Rhonda visits South Korea

Staff member: Rhonda // Trip date: Dec 2010


Left Melbourne on a very wet Saturday morning at the end of October to catch a direct flight to Seoul flying Korean Airlines.

I was to join a group of 12 travel agents and 2 travel journalists from all over the Australia for an 8 day famil of South Korea. Only one other agent from Melbourne was going, so we met up at the airport and sat together in our spacious Exit Row seats to Seoul. Korean Airlines were excellent and I would have no problem recommending this airline. Food onboard was a choice of Western or Korean cuisine.

Korea is only 2 hours behind Australian Eastern Summer Time, so no jetlag. We were due to get in at 6pm local time and meet the main group on the plane from Sydney. Seoul's airport is located in Incheon, the 2nd largest city, like going from Melbourne to Geelong. This new airport has been voted the world's best for 2010. Once everyone had arrived we met Mia, our English speaking guide, who would be with us for the next few days.

South Korea has a population of 48 million people, with 10 million residing in Seoul alone. Most of the country was rebuilt after the Korean War of the early 1950's and has 5,000 year history. The country is mainly Buddhist but there has certainly been an increase of Christianity in the cities.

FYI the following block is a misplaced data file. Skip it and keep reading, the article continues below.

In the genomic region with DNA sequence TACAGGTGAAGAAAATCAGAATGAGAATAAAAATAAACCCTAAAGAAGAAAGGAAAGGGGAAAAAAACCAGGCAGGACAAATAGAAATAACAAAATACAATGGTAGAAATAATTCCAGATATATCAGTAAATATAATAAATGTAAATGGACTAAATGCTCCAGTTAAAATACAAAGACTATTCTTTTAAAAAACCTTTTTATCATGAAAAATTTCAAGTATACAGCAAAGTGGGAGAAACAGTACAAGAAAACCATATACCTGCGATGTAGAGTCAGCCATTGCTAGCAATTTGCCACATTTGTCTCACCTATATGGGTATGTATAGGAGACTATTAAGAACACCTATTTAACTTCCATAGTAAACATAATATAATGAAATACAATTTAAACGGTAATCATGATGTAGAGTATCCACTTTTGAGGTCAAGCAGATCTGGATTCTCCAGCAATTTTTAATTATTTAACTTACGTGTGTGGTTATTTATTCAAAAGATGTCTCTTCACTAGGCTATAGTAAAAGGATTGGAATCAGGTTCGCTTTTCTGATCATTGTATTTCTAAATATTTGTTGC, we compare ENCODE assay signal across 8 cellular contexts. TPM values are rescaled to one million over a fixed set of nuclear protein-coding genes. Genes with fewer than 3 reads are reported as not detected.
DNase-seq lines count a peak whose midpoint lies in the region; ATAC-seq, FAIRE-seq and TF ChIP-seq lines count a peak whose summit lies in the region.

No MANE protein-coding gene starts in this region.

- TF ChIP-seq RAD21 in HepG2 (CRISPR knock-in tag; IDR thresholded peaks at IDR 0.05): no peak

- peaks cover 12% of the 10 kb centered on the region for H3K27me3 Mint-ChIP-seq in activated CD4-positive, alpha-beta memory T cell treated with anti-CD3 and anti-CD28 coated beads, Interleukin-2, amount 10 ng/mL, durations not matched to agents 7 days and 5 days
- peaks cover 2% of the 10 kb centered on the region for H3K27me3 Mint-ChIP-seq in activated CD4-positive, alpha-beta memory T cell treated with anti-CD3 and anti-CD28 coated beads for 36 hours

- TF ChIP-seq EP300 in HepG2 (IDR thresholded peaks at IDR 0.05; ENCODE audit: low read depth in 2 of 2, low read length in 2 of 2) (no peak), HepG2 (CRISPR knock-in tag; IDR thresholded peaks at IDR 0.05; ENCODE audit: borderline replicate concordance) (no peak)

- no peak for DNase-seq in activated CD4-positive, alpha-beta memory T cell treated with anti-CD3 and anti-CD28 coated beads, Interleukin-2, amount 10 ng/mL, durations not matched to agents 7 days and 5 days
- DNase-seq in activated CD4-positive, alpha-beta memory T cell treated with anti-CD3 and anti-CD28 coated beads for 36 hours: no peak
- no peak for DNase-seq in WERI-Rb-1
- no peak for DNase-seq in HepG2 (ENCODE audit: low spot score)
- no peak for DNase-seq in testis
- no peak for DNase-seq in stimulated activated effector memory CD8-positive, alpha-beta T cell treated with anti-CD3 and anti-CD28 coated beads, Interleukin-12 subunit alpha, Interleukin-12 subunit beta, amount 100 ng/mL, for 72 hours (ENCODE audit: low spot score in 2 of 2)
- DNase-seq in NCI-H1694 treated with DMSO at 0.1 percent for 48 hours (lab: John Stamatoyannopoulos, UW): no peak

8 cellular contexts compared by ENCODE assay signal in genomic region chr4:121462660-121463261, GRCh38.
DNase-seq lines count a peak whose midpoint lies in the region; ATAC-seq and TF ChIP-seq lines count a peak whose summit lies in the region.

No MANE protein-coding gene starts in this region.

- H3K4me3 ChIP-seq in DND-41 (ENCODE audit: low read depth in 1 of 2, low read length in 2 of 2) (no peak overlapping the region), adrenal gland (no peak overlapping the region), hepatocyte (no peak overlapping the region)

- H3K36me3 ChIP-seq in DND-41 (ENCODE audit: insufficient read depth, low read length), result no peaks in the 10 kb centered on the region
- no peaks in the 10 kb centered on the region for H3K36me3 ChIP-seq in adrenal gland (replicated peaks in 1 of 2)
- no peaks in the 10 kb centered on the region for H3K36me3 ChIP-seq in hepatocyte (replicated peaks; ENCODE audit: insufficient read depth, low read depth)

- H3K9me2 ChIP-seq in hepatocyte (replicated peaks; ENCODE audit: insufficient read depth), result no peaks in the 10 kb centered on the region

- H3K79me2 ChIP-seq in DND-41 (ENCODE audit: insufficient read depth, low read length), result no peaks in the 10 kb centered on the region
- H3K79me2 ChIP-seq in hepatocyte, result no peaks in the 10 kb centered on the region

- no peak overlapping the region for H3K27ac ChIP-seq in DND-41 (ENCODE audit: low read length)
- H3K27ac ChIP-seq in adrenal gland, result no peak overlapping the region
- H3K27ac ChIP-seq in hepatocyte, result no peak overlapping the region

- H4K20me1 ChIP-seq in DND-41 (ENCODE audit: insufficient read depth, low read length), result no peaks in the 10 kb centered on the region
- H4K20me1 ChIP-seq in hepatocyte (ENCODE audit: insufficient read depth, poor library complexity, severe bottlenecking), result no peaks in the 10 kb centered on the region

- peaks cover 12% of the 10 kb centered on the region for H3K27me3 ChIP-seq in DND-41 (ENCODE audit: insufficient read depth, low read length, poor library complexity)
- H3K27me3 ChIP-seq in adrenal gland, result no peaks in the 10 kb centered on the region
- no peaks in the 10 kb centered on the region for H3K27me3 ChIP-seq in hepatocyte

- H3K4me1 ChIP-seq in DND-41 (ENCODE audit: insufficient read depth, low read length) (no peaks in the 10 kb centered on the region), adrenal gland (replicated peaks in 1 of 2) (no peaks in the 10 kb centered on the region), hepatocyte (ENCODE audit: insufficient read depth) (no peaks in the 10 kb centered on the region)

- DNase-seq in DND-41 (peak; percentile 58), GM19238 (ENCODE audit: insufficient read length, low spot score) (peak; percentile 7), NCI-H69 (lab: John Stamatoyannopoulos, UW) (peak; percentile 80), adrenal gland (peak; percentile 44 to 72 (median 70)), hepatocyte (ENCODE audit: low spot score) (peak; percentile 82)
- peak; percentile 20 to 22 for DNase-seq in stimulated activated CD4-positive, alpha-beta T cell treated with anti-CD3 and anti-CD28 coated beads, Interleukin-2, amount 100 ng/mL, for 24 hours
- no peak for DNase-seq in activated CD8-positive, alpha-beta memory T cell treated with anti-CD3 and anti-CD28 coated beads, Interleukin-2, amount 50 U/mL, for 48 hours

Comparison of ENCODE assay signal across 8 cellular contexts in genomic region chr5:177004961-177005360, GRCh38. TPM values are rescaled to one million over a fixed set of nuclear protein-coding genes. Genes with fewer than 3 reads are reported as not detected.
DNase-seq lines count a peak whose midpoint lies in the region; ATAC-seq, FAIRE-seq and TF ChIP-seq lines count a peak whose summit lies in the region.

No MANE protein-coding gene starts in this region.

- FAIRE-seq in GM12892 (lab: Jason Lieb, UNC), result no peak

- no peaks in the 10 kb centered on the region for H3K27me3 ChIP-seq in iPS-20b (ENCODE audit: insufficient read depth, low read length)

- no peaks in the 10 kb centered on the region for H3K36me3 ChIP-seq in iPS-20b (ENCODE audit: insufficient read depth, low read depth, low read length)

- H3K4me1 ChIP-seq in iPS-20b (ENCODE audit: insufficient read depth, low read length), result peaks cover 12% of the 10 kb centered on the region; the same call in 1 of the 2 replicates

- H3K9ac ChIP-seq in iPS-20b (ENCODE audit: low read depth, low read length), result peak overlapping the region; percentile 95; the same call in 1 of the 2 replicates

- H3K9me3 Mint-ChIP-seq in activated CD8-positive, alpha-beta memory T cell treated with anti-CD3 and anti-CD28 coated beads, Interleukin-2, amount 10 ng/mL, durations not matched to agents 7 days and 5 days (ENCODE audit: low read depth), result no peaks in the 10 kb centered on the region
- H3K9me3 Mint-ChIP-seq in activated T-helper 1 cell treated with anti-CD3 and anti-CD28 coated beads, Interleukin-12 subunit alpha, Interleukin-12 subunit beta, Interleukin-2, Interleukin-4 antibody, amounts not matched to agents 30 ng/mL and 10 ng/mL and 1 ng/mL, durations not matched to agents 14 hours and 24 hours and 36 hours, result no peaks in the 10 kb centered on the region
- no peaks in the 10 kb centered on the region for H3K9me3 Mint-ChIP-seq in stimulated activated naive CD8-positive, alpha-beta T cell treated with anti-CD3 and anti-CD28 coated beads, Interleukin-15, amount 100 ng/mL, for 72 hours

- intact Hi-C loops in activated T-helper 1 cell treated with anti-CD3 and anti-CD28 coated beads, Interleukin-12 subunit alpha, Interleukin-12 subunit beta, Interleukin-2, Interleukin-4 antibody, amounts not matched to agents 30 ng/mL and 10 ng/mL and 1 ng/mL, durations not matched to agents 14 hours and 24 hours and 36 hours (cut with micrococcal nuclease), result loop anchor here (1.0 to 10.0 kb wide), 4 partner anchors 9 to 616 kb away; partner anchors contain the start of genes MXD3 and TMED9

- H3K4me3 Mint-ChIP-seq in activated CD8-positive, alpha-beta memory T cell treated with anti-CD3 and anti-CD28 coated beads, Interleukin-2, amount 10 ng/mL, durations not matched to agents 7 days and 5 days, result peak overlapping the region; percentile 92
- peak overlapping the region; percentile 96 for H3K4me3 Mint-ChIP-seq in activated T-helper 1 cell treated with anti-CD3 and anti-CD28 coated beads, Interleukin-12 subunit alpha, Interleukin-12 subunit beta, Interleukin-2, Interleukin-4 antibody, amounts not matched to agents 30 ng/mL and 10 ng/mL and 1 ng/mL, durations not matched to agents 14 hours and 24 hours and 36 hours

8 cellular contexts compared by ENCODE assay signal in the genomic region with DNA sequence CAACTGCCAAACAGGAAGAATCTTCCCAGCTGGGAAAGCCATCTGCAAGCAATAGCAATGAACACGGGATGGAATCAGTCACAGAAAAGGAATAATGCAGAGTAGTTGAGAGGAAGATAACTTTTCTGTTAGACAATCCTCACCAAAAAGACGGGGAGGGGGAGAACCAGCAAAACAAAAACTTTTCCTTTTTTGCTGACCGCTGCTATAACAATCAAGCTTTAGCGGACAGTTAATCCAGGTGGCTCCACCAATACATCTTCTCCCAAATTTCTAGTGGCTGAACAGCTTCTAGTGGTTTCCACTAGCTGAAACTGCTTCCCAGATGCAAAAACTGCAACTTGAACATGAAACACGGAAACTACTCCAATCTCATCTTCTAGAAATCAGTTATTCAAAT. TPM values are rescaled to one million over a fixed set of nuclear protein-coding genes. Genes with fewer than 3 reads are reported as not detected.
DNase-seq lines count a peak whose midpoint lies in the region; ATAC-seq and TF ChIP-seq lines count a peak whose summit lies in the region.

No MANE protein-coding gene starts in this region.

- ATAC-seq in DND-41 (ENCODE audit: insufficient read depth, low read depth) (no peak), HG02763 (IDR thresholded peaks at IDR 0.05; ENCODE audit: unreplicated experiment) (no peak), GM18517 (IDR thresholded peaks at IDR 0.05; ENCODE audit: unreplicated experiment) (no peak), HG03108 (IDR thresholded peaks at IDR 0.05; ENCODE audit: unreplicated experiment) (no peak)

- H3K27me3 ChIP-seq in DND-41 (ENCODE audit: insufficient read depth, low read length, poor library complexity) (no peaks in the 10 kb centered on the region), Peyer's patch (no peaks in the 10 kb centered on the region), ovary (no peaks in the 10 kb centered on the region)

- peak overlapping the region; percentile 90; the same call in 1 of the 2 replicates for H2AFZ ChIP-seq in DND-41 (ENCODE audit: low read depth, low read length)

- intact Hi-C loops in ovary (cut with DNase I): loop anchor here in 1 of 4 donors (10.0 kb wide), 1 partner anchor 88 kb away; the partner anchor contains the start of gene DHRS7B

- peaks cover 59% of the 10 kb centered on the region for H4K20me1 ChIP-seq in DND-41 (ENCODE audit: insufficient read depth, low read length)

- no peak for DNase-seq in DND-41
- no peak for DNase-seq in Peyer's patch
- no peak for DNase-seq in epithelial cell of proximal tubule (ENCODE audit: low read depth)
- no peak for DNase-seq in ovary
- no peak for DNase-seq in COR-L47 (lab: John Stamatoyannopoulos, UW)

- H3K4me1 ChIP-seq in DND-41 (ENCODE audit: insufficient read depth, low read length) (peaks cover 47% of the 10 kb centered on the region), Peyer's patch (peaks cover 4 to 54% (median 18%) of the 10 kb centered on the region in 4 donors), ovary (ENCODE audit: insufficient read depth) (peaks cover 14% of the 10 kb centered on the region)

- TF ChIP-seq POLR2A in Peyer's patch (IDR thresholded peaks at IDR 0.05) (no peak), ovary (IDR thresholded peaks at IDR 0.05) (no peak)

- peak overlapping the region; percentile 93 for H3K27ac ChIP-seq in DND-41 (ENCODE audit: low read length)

We checked into the Paradise Hotel in Incheon and would be here for 2 nights. We all had our own rooms for the entire trip, and this was a very comfortable 4 star hotel, with all mod cons, good size bathrooms, plasma TV's, mini bars etc. We met in the foyer at 8pm for a 5 minute walk to Chinatown and a late dinner. Lovely meal with mostly spicy food and a mixture of Chinese, Japanese and Korean foods. Tried Kimchi, the local dish of spicy cabbage, mixed with radish, onion, garlic, ginger and chili, and fish sauce. This food staple is served with every meal in Korea. Our meal was chicken and prawn soup, squid with veges, chili fish, sweet and sour prawns, mixed veges, etc and Korean beer. Enjoyed by all. When we left the restaurant the owner handed us all a crepe paper lantern, with a small tea light candle at each end. We all lit the candles and as the lanterns fill with hot air, you let go and they all float off into the night sky. These are for good luck and soon the sky was full of these spectacular lanterns. Fabulous start to the trip.